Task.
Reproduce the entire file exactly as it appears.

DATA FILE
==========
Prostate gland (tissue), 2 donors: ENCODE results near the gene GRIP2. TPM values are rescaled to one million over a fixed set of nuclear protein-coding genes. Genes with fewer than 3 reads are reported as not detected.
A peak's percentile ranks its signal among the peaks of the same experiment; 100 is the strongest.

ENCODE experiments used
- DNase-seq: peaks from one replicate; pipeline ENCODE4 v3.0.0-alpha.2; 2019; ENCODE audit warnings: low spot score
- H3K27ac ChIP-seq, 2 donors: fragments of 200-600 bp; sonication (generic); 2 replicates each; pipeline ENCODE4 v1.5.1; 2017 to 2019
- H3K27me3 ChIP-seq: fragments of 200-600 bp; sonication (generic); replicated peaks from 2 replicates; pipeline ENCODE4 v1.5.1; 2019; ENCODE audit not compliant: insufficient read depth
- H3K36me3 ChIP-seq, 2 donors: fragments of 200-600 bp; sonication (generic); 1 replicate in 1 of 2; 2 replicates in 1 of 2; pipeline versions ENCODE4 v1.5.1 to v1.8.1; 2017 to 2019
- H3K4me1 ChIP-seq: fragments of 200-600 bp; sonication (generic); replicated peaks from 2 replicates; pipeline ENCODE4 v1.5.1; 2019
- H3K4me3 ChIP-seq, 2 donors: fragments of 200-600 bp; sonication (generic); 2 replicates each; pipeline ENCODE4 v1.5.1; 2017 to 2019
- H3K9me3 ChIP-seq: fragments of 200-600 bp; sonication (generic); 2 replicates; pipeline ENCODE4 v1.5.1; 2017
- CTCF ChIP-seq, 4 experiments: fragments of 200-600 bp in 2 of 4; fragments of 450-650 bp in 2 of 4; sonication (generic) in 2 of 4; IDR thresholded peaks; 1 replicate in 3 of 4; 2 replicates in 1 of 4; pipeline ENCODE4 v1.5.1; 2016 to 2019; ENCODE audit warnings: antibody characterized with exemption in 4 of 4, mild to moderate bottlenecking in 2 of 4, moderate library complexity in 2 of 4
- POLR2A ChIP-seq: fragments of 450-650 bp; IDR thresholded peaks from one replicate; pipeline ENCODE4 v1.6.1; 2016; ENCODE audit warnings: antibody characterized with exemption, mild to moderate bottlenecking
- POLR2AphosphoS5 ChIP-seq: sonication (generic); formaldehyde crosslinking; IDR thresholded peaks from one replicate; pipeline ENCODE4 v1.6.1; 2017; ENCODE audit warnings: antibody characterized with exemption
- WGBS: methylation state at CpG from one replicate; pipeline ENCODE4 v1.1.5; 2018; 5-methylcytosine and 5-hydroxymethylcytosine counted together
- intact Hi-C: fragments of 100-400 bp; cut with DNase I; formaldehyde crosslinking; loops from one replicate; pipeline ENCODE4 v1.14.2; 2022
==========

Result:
Prostate gland (tissue), 2 donors: ENCODE results near the gene GRIP2. TPM values are rescaled to one million over a fixed set of nuclear protein-coding genes. Genes with fewer than 3 reads are reported as not detected.
A peak's percentile ranks its signal among the peaks of the same experiment; 100 is the strongest.

ENCODE experiments used
- DNase-seq: peaks from one replicate; pipeline ENCODE4 v3.0.0-alpha.2; 2019; ENCODE audit warnings: low spot score
- H3K27ac ChIP-seq, 2 donors: fragments of 200-600 bp; sonication (generic); 2 replicates each; pipeline ENCODE4 v1.5.1; 2017 to 2019
- H3K27me3 ChIP-seq: fragments of 200-600 bp; sonication (generic); replicated peaks from 2 replicates; pipeline ENCODE4 v1.5.1; 2019; ENCODE audit not compliant: insufficient read depth
- H3K36me3 ChIP-seq, 2 donors: fragments of 200-600 bp; sonication (generic); 1 replicate in 1 of 2; 2 replicates in 1 of 2; pipeline versions ENCODE4 v1.5.1 to v1.8.1; 2017 to 2019
- H3K4me1 ChIP-seq: fragments of 200-600 bp; sonication (generic); replicated peaks from 2 replicates; pipeline ENCODE4 v1.5.1; 2019
- H3K4me3 ChIP-seq, 2 donors: fragments of 200-600 bp; sonication (generic); 2 replicates each; pipeline ENCODE4 v1.5.1; 2017 to 2019
- H3K9me3 ChIP-seq: fragments of 200-600 bp; sonication (generic); 2 replicates; pipeline ENCODE4 v1.5.1; 2017
- CTCF ChIP-seq, 4 experiments: fragments of 200-600 bp in 2 of 4; fragments of 450-650 bp in 2 of 4; sonication (generic) in 2 of 4; IDR thresholded peaks; 1 replicate in 3 of 4; 2 replicates in 1 of 4; pipeline ENCODE4 v1.5.1; 2016 to 2019; ENCODE audit warnings: antibody characterized with exemption in 4 of 4, mild to moderate bottlenecking in 2 of 4, moderate library complexity in 2 of 4
- POLR2A ChIP-seq: fragments of 450-650 bp; IDR thresholded peaks from one replicate; pipeline ENCODE4 v1.6.1; 2016; ENCODE audit warnings: antibody characterized with exemption, mild to moderate bottlenecking
- POLR2AphosphoS5 ChIP-seq: sonication (generic); formaldehyde crosslinking; IDR thresholded peaks from one replicate; pipeline ENCODE4 v1.6.1; 2017; ENCODE audit warnings: antibody characterized with exemption
- WGBS: methylation state at CpG from one replicate; pipeline ENCODE4 v1.1.5; 2018; 5-methylcytosine and 5-hydroxymethylcytosine counted together
- intact Hi-C: fragments of 100-400 bp; cut with DNase I; formaldehyde crosslinking; loops from one replicate; pipeline ENCODE4 v1.14.2; 2022